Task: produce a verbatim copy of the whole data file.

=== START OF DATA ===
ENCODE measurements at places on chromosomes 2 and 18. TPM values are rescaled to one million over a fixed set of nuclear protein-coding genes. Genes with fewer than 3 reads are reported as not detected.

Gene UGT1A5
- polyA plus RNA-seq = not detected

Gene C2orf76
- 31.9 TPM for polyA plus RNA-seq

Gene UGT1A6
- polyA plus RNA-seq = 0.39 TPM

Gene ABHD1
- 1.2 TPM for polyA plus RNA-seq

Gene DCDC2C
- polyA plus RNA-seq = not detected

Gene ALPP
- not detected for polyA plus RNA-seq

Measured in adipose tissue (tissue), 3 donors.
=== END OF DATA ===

ENCODE measurements at places on chromosomes 2 and 18. TPM values are rescaled to one million over a fixed set of nuclear protein-coding genes. Genes with fewer than 3 reads are reported as not detected.

Gene UGT1A5
- polyA plus RNA-seq = not detected

Gene C2orf76
- 31.9 TPM for polyA plus RNA-seq

Gene UGT1A6
- polyA plus RNA-seq = 0.39 TPM

Gene ABHD1
- 1.2 TPM for polyA plus RNA-seq

Gene DCDC2C
- polyA plus RNA-seq = not detected

Gene ALPP
- not detected for polyA plus RNA-seq

Measured in adipose tissue (tissue), 3 donors.